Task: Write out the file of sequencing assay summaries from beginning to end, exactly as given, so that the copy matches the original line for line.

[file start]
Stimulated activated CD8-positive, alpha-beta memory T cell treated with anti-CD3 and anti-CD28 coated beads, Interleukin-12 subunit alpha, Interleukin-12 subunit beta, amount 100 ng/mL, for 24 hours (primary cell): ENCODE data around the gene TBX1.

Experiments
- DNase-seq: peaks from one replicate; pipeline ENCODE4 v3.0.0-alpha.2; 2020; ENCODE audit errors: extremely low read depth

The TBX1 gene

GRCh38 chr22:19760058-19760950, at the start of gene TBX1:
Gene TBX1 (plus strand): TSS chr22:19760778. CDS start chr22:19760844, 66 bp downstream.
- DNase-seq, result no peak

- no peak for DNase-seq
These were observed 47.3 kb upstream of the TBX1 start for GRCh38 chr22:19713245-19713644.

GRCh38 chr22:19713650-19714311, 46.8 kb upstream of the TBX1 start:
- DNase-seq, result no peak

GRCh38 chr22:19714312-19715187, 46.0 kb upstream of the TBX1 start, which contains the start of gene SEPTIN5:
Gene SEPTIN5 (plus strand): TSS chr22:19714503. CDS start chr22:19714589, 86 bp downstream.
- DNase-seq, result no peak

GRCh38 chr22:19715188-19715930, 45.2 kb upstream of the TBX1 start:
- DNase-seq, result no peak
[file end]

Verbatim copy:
Stimulated activated CD8-positive, alpha-beta memory T cell treated with anti-CD3 and anti-CD28 coated beads, Interleukin-12 subunit alpha, Interleukin-12 subunit beta, amount 100 ng/mL, for 24 hours (primary cell): ENCODE data around the gene TBX1.

Experiments
- DNase-seq: peaks from one replicate; pipeline ENCODE4 v3.0.0-alpha.2; 2020; ENCODE audit errors: extremely low read depth

The TBX1 gene

GRCh38 chr22:19760058-19760950, at the start of gene TBX1:
Gene TBX1 (plus strand): TSS chr22:19760778. CDS start chr22:19760844, 66 bp downstream.
- DNase-seq, result no peak

- no peak for DNase-seq
These were observed 47.3 kb upstream of the TBX1 start for GRCh38 chr22:19713245-19713644.

GRCh38 chr22:19713650-19714311, 46.8 kb upstream of the TBX1 start:
- DNase-seq, result no peak

GRCh38 chr22:19714312-19715187, 46.0 kb upstream of the TBX1 start, which contains the start of gene SEPTIN5:
Gene SEPTIN5 (plus strand): TSS chr22:19714503. CDS start chr22:19714589, 86 bp downstream.
- DNase-seq, result no peak

GRCh38 chr22:19715188-19715930, 45.2 kb upstream of the TBX1 start:
- DNase-seq, result no peak